Florencio Cuétara is the kind of person who crosses the street to tell people to pick up their litter. One day, Cuétara, an avid diver, was swimming in the Mediterranean when he came across a plastic cookie bag. “This bag hits me in the face as I’m swimming. And I’m cursing whoever put it in there, as if it’s somebody else’s fault,” Cuétara says. “Then I realized that the bag was one of my bags — with my last name on it.”
Cuétara’s family business is Switzerland-based snack company Cuétara Foods, which makes 25 brands of cookies, biscuits and crackers sold all over the world. For Florencio, who was CEO for the Americas at the time, that moment was a turning point. “I was like, ‘I want to blame everybody else for this,” he says. “But I’m not an innocent party here. I’m part of the problem.’”
Most bags for potato chips and other crispy snacks are made with three layers of polymer materials: a moisture barrier on the inside (usually biaxially oriented polypropylene), low-density polyethylene in the middle and an outer layer of thermoplastic resin. From an environmental standpoint, polymers — like all plastics — have two marks against them: They’re made from petroleum, and they’ll never decompose.
Today, according to the UN Environment Programme, humans produce about 400 million tons of plastic waste every year. Half of that is single-use plastic, like potato chip bags, that ends up in landfills or in waterways, where it breaks down into microplastics that are consumed by aquatic life, and eventually by people. At the behest of consumers and under the shadow of potential regulation, snack companies big and small are now looking for a way to break that cycle with alternative packaging materials. The only question is who will succeed.
The great repackaging
Florencio Cuétara swam into his cookie bag in 2015, setting off a four-year quest to find a different packaging material that didn’t rely on fossil fuels. In 2019, Cuétara and Dr. Russ Petrie, an orthopedic surgeon in California, founded Okeanos, which uses calcium carbonate to create bags for snacks, rice, coffee and salt, as well as wraps for flowers.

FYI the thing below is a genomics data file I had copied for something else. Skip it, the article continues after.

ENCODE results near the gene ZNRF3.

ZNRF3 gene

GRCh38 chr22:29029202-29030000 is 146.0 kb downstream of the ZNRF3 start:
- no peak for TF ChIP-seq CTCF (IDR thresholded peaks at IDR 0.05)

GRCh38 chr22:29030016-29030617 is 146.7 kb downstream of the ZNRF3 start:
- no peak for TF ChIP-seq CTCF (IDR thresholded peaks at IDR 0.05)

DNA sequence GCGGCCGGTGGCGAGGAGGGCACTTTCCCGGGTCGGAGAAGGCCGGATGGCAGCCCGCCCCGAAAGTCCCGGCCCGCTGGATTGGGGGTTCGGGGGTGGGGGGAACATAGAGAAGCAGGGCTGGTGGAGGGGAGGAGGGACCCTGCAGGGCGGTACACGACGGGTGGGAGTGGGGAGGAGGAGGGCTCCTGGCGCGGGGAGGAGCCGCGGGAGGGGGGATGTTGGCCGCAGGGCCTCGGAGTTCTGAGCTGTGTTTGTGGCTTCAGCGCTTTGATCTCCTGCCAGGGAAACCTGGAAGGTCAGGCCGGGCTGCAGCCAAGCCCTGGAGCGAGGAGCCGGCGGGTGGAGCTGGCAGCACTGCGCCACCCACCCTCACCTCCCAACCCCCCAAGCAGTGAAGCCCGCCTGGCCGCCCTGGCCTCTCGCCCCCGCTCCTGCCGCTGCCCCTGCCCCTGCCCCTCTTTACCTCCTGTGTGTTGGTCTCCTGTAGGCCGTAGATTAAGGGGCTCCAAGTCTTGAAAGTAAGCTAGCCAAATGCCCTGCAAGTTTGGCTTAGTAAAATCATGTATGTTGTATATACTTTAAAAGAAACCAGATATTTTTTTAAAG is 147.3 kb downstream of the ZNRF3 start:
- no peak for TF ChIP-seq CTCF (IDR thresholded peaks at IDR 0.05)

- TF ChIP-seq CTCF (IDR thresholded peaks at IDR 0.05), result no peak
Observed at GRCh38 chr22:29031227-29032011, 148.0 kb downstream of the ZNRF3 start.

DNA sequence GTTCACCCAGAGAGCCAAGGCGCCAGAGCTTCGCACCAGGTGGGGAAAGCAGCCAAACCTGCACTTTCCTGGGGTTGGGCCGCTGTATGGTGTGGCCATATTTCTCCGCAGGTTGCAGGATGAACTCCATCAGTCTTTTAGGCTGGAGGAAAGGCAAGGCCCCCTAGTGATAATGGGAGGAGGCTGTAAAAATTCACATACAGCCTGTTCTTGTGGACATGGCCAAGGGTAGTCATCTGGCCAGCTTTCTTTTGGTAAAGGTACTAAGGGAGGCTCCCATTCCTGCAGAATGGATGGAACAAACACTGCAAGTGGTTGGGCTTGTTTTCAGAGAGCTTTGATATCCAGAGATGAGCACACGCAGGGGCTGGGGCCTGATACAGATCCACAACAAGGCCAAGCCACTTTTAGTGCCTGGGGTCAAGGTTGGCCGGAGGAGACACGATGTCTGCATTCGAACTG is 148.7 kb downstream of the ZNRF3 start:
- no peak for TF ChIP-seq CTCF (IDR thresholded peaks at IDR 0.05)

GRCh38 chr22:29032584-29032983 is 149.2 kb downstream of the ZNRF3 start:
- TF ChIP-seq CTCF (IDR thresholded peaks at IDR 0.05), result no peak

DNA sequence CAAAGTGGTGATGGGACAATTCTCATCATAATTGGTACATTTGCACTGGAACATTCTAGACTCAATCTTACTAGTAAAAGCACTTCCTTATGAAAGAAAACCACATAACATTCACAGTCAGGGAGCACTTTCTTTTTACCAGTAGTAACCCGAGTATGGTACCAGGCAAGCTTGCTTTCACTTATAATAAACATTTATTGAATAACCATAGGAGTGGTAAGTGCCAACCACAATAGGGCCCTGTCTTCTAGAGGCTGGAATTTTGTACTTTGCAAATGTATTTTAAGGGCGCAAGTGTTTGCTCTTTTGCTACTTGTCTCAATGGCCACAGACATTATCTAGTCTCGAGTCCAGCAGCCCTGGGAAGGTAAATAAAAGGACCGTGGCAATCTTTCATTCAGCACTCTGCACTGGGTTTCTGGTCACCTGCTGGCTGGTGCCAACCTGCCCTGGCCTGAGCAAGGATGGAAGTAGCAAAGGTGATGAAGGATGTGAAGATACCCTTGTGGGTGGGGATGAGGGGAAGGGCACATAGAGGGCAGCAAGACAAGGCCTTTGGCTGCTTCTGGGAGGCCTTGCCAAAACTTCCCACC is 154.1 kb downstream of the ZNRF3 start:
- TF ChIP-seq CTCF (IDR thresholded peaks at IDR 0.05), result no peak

Calcium carbonate (CaCO3), a mineral naturally found in stone or rocks, has been used as a filler in packaging before, but only in small percentages. Cuétara and Petrie developed a technology they called “Made from Stone” that is up to 70% calcium carbonate; the rest is made of resin. The company’s bags are both flexible and light — they float on water — and the technology is now used by manufacturers in 15 countries including Brazil, India, Canada, the Philippines and the US. “We were called crazy a number of times,” Cuétara says.
For Sean Mason and Mark Green, co-founders of British crisps company Two Farmers, it took five years to find a packaging material that would both biodegrade and keep their chips crunchy. “Obviously the single-use plastic that’s in crisp packets is blighting the landscape and the seas,” Mason says.